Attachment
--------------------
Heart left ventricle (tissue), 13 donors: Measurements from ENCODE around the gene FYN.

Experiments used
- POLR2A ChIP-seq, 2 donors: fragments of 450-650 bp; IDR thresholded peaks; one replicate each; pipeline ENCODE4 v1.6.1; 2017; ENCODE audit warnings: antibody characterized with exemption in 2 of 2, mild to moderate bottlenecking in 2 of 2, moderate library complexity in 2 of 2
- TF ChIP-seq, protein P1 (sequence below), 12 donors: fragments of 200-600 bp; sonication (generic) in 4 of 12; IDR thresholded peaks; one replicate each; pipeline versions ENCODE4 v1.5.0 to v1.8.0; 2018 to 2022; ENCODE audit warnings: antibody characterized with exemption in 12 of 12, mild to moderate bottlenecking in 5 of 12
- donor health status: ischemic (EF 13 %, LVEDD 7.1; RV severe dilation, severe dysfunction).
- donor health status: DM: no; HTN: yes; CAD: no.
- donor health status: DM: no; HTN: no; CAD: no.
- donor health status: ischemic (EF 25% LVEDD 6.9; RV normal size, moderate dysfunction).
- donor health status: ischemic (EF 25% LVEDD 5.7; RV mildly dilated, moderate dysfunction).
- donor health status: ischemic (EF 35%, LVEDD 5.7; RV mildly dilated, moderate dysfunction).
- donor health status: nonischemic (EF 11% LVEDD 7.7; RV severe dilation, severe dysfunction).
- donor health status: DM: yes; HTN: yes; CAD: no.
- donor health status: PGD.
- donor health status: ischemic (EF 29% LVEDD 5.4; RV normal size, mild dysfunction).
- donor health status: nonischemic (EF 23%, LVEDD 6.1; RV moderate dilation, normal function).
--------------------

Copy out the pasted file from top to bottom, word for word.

Heart left ventricle (tissue), 13 donors: Measurements from ENCODE around the gene FYN.

Experiments used
- POLR2A ChIP-seq, 2 donors: fragments of 450-650 bp; IDR thresholded peaks; one replicate each; pipeline ENCODE4 v1.6.1; 2017; ENCODE audit warnings: antibody characterized with exemption in 2 of 2, mild to moderate bottlenecking in 2 of 2, moderate library complexity in 2 of 2
- TF ChIP-seq, protein P1 (sequence below), 12 donors: fragments of 200-600 bp; sonication (generic) in 4 of 12; IDR thresholded peaks; one replicate each; pipeline versions ENCODE4 v1.5.0 to v1.8.0; 2018 to 2022; ENCODE audit warnings: antibody characterized with exemption in 12 of 12, mild to moderate bottlenecking in 5 of 12
- donor health status: ischemic (EF 13 %, LVEDD 7.1; RV severe dilation, severe dysfunction).
- donor health status: DM: no; HTN: yes; CAD: no.
- donor health status: DM: no; HTN: no; CAD: no.
- donor health status: ischemic (EF 25% LVEDD 6.9; RV normal size, moderate dysfunction).
- donor health status: ischemic (EF 25% LVEDD 5.7; RV mildly dilated, moderate dysfunction).
- donor health status: ischemic (EF 35%, LVEDD 5.7; RV mildly dilated, moderate dysfunction).
- donor health status: nonischemic (EF 11% LVEDD 7.7; RV severe dilation, severe dysfunction).
- donor health status: DM: yes; HTN: yes; CAD: no.
- donor health status: PGD.
- donor health status: ischemic (EF 29% LVEDD 5.4; RV normal size, mild dysfunction).
- donor health status: nonischemic (EF 23%, LVEDD 6.1; RV moderate dilation, normal function).